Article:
China already far outstrips the US in terms of its investments in renewable energy, and is now stepping up investments in a bid to dominate in the global renewables boom
On January 5, the Institute for Energy Economics and Financial Analysis released a report forecasting that China’s global leadership in renewables will widen in the future, due to expansions in Chinese investment, as well as the upcoming change in US leadership.
China currently represents well over a third of global investments in renewables, investing $103bn in 2015 alone. Its funding of renewables dwarfs that of the US, with domestic investment amounting to two and a half times that of the US in 2015, according to Bloomberg New Energy Finance.
China is set to strengthen its current position further by turning its sights overseas with a ‘going global’ strategy, as well as its ‘One Belt, One Road’ programme, which focuses on developing Chinese presence in Eurasia. Furthermore, China is looking to expand renewables investment in Africa, Europe, the Middle East and South America. As part of this global expansion, Chinese firms have stepped up the value of their international investments. The number of foreign investment deals that exceed $1bn rose by 60 percent from 2015 to 2016, with a total investment of $32bn over the course of the last year.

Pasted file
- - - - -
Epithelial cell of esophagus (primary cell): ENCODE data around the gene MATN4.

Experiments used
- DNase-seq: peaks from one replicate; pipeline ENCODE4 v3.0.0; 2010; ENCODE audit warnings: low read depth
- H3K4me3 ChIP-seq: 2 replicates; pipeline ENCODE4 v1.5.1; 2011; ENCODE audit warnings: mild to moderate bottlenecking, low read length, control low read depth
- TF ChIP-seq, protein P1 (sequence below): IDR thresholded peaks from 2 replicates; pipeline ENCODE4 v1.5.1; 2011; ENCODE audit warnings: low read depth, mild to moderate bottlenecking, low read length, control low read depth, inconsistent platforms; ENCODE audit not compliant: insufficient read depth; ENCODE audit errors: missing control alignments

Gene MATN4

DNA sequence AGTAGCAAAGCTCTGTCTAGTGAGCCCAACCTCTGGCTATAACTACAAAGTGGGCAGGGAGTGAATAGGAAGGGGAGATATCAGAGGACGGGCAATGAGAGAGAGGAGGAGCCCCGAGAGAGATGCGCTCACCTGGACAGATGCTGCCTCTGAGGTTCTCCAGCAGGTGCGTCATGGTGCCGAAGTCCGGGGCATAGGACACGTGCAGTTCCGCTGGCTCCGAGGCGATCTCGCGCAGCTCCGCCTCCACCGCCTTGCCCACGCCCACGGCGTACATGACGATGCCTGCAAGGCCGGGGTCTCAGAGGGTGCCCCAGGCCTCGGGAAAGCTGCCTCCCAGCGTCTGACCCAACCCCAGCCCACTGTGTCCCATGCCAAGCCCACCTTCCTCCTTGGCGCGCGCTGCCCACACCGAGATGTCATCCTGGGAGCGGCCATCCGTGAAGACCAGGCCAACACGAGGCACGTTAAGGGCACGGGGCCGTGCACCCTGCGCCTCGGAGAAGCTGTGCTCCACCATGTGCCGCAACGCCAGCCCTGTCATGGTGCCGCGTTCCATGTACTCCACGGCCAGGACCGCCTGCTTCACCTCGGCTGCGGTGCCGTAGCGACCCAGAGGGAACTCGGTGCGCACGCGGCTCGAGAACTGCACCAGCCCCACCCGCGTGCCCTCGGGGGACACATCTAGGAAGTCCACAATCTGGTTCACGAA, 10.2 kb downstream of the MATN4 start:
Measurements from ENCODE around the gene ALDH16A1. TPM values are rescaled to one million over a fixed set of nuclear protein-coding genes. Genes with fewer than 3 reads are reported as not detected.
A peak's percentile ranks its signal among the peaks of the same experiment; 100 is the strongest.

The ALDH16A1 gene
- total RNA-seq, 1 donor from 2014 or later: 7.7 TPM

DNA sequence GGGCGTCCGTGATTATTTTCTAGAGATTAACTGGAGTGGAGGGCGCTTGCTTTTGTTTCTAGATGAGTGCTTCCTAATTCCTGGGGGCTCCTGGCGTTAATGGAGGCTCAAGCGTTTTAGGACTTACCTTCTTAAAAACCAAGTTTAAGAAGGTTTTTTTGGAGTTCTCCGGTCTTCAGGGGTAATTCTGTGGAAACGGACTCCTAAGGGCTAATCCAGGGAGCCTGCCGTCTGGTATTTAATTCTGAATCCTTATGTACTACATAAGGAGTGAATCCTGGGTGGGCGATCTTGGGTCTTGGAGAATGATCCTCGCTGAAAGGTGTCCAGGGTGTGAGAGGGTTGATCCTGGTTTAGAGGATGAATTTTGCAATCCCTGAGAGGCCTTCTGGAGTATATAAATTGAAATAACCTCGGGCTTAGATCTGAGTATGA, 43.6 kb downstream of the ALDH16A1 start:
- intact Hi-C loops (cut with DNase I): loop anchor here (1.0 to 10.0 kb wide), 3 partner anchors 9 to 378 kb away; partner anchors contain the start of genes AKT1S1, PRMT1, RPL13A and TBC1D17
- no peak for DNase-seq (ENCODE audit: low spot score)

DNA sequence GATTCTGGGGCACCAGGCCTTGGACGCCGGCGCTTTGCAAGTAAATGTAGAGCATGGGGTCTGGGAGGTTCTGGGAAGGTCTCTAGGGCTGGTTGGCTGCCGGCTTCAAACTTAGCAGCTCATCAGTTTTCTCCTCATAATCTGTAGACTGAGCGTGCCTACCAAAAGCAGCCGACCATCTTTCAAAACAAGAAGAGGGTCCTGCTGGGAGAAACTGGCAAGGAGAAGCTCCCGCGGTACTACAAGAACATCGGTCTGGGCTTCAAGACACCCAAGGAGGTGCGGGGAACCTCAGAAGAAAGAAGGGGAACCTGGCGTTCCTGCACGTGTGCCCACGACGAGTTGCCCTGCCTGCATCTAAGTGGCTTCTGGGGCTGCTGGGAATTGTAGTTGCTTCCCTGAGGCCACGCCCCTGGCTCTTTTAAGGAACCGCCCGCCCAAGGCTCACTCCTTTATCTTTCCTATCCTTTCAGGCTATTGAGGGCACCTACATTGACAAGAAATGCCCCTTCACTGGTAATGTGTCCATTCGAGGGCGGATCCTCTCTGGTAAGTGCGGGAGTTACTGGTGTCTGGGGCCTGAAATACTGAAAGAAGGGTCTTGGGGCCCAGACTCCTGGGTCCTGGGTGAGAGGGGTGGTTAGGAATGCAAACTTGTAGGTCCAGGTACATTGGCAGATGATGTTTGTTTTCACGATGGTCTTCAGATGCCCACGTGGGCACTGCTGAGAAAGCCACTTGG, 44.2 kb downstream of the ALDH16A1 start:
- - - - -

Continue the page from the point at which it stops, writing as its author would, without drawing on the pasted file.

This wave of investments will ensure that China makes up a large share of global renewable capacity growth. According to the IEA World Energy Outlook 2016, from 2015 to 2021, Chinese capacity growth is forecast to climb to 36 percent, 40 percent and 36 percent of the global total in hydro, wind and solar power respectively.
As the US owned the advent of the oil age, so China is shaping up to be unrivalled in clean power leadership today
“Going forward, this China presence can be expected to increase as the second-largest economy in the world sees strategic advantage in becoming the global leader in renewable energy”, said the report.
This ambitious strategy comes at a time when the US is actively turning away from climate commitments, with President-elect Donald Trump having pledged to pull out of the Paris Agreement. It thus marks a key divergence in the approach of the world’s two largest economies, especially given that Trump has made it clear that he sees climate measures as a drain on productivity. China, on the other hand, “sees a huge opportunity in extending its domestic renewable energy build-up overseas with ambitions of making the country the global leader in the new energy technology”, according to the report.
“As the US owned the advent of the oil age, so China is shaping up to be unrivalled in clean power leadership today”, said Tim Buckley, Director of Energy Finance Studies for the Institute for Energy Economics and Financial Analysis, according to the Financial Times.